I’m going to make an effort to blog more often, and Friday is going to be blog day. So here it goes!
Some of you might be wondering why it takes so long for me to draw a new page of Black Snow: Two Drink Minimum? I’m sure all my Kickstarter backers would love to know why the book is so far behind schedule. Well, at this time there are 18 pages left to post. About 8 of them are halfway done, plus I drew a special bonus page that will be shown at the end of the story only in the print book.
So I’m getting there, and I expect it to be done in good time. But why does it take so long? Because it isn’t easy! It takes a lot of work because the art is pretty detailed. First I’ve got to come up with a page layout based on the dialogue and script. That usually looks something like this:
So that takes a lot of thought and in my head each one of those panels already has a picture. Also keep in mind I did not write the script alone, so I’m usually working off of Alex’s words and vision. So this can be pretty tricky.
Oh, and you might wonder why I have the red background while working on my black and white comic? The extreme contrast helps me see where I need to add shade and makes the lines stand out. Of course by the end the red will have entirely been filled.
The next step is to roughly add the lines that will guide each panel. Usually I just focus on the characters and add the background later, unless the background is crucial to the action.
So these are generally pretty rough sketches that are done pretty lightly. This is something I carried over from drawing on paper, which I guess isn’t fully necessary when drawing on a digital Photoshop layer. But I still find it helpful. Next I draw details over the sketches.
In this case those top three panels came directly from my mind, while the bottom two were aided by reference photos. I’ve gone back and forth on how much I use photos, and really they tend to make things harder for me in some ways. It’s a real art to using them correctly. One that I have yet to master.
In this case I thought they would help me find a real “what the hell?!” expression for Black Snow and give me some reference for a man flying away from an explosion.
The next thing I do is draw the outlines of these characters. I only do the outlines so it will be easier to use Photoshop’s magic selection tool to choose an area and fill it in with a shade later.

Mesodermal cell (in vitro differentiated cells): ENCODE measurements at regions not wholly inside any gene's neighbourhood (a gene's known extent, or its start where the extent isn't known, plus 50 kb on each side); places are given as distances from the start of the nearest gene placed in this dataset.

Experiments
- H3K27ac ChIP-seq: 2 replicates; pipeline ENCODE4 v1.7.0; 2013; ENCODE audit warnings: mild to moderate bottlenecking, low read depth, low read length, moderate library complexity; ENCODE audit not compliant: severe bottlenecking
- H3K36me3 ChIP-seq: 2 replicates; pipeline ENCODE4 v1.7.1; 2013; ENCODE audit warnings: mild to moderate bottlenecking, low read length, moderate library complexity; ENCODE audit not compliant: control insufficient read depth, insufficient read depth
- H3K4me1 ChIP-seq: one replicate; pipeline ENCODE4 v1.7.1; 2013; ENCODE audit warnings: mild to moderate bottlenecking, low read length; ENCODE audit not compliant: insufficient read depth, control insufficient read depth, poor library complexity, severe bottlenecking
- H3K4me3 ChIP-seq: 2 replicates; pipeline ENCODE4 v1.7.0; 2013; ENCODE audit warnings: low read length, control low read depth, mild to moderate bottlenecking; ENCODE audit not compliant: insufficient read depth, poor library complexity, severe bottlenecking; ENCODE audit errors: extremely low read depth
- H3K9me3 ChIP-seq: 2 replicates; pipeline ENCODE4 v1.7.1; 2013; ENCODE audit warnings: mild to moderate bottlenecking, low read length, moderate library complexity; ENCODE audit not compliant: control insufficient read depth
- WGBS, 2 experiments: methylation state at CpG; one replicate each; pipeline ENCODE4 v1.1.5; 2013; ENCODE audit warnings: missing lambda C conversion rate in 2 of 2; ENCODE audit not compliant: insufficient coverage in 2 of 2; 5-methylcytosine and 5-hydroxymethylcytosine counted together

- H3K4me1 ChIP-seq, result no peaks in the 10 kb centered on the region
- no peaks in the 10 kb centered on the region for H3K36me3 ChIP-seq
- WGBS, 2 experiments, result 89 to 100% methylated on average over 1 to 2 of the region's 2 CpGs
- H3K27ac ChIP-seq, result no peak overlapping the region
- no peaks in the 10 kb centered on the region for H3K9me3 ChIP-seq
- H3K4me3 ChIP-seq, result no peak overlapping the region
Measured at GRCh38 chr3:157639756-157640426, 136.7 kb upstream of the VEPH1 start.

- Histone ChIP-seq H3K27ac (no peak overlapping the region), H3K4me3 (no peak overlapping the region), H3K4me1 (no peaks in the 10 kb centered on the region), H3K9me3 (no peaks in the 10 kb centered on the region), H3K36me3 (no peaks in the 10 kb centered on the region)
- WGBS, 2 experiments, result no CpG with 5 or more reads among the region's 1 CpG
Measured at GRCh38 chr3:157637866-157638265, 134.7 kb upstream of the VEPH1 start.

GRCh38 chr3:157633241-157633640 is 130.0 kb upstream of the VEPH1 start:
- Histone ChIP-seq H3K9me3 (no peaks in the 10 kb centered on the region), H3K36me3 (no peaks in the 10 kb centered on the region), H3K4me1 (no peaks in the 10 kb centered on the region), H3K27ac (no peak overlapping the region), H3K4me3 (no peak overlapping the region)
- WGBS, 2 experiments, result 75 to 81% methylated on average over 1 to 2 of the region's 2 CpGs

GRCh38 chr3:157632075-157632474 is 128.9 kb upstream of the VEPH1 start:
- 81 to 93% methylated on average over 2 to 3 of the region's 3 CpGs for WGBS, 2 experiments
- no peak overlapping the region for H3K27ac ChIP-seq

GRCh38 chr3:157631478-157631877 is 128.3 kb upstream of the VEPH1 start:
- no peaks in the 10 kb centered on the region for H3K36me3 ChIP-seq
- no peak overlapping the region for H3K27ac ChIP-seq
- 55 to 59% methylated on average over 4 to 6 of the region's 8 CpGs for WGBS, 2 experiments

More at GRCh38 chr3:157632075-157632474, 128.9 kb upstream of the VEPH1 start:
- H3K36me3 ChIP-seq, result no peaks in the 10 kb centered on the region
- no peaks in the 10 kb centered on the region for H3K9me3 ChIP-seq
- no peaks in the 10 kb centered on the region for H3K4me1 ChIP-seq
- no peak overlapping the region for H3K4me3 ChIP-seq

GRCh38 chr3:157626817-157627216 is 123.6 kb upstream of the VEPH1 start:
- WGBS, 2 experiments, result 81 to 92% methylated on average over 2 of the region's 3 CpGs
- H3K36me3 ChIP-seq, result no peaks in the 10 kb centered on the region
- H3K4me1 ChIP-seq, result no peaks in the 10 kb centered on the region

Next I draw those missing details on another layer, with the goal that you won’t be able to tell the difference in the end result. Again, this is to not interfere with that select tool in the future step of adding the shades.
Oh, and then I have to add the “ANTI HERO” on his chest, which is a text layer I manipulate.
Sometimes I regret putting words on my main character’s chest, and giving him detailed stubble that I’ve had to draw literally thousands of times over the years… Hopefully the end result is worth it. Then I work on the background. This similarly involves multiple layers for the lines, background and foregrounds shades and in this case some smoke layers and other stuff that I won’t bore you with. Sometimes I use photos as reference in the background as well. I didn’t here though.
Lastly I add a light layer for highlights and a shadow layer. These are done by tweaking the transparency of those layers, which I’ll adjust based on the scene setting. I also make the brush much lager with soft edges so the shadows won’t be so harsh.
So that’s what’s involved in drawing every page… Sometimes there’s even a little more. Plus I have to match all the shades to previous pages, and figure out how to draw it all. I’m not the fastest artist to begin with, but trying to draw stuff well really slows me down.
It’s not like drawing a simple cartoonish comic strip like Optimistically Cynical. I really miss drawing a simple comic strip… I think I’ll return to that after I finish the book and take some time before we start the next book.